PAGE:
EasyJet is also concerned about the position of transfer passengers in the new aviation policy. The budget flyer states that this group of travelers at Schiphol provides a disproportionately small part of the wealth in the Netherlands and wants the government to take this into account. Transfer passengers do not fall under the flight tax that the government wants to introduce in 2021.
Earlier, the Irish counterpart Ryanair said about the same. He referred to the decision not to include transfer passengers in the air passenger tax as a disguised state aid to KLM. The largest Dutch airline carries relatively more transferers than budget airlines such as Ryanair or easyJet.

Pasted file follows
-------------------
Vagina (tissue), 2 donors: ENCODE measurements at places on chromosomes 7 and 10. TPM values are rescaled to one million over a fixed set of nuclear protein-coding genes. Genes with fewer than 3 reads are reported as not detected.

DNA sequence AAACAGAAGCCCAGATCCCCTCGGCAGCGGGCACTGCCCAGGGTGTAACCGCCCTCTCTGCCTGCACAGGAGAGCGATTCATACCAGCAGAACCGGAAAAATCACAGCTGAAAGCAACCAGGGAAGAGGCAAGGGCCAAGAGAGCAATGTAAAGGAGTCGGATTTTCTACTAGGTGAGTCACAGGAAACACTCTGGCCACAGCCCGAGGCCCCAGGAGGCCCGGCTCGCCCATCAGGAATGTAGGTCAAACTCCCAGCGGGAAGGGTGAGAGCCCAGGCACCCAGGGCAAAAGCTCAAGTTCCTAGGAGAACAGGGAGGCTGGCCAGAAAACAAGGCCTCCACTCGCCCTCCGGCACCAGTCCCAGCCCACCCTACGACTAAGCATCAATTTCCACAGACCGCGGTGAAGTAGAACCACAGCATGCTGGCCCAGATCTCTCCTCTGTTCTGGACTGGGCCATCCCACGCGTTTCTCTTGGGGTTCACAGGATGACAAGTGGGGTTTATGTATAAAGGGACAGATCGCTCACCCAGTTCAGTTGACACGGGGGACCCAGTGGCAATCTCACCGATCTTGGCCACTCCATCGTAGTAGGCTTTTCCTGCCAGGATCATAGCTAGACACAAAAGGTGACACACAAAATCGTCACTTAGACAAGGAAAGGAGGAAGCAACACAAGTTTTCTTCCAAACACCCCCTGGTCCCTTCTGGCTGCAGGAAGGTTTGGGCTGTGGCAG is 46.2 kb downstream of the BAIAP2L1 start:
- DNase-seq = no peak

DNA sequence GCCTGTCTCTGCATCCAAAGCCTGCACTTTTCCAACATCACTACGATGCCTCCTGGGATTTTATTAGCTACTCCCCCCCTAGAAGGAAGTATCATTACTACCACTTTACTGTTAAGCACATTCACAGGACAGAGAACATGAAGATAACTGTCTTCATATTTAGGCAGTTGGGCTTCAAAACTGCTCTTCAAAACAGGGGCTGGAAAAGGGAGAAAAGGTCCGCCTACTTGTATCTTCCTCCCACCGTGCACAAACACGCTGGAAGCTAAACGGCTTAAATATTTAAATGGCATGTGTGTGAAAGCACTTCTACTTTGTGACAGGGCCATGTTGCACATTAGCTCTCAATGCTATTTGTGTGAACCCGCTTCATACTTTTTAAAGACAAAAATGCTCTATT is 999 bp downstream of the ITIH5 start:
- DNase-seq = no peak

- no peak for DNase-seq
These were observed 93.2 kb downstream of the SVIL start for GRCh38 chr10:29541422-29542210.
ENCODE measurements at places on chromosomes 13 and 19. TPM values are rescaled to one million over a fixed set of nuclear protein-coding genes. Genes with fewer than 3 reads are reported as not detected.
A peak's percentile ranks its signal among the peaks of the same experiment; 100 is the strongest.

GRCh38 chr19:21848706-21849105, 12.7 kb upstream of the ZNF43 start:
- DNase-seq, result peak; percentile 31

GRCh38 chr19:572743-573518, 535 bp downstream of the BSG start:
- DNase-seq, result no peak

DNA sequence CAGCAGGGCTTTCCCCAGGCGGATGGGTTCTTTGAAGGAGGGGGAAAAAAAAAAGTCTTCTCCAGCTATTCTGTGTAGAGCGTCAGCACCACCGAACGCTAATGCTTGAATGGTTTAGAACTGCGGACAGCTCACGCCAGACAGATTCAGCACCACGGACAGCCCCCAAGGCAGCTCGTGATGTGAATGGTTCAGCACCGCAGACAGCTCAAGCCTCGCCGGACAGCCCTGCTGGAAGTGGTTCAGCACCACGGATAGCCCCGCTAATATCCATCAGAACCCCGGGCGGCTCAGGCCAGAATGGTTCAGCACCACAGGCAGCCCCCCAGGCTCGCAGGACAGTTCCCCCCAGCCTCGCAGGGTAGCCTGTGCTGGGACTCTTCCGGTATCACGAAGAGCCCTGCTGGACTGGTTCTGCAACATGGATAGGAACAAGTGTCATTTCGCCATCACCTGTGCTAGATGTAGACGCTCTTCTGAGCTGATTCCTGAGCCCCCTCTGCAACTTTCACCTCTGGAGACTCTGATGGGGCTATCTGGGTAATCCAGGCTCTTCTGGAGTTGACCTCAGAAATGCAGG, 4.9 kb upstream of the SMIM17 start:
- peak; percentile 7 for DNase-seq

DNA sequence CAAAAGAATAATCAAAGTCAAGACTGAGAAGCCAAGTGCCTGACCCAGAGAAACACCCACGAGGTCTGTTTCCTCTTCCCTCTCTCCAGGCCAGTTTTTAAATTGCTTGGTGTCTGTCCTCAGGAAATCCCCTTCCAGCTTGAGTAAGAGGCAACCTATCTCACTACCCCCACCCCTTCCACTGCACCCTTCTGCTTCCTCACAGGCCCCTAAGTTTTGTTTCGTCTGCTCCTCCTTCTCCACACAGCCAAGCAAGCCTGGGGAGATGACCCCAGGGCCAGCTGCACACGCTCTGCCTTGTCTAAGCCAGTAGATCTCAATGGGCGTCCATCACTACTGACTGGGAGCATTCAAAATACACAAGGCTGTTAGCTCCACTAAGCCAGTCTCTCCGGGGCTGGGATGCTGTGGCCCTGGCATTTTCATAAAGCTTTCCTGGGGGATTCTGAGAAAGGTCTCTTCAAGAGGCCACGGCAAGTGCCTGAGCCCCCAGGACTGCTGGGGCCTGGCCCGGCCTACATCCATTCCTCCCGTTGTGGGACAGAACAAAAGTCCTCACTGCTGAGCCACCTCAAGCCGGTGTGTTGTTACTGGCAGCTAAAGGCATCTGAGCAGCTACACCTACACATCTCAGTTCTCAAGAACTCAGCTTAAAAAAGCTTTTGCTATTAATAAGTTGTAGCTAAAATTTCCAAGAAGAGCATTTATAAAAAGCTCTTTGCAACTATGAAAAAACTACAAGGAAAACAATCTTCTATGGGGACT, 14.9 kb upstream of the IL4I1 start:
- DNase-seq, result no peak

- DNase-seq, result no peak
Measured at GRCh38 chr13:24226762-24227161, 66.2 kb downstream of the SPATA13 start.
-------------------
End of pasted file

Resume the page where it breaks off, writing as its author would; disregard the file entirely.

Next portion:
EasyJet argues for a flight tax that does not apply per ticket, like the proposed flight tax, but per flight movement. The budget flyer believes that this means “more efficient flying receives a reward and the burden is fairly shared between all users of Schiphol”. According to research commissioned by EasyJet, the transferers would only contribute 10 percent to the prosperity of Schiphol, while they account for almost 40 percent of all flight movements.
Maurice Esma, a co-founder of EconomicInform is a freelance journalist with the expertise in international finance and corporate rights. The author can be reached by email email@example.com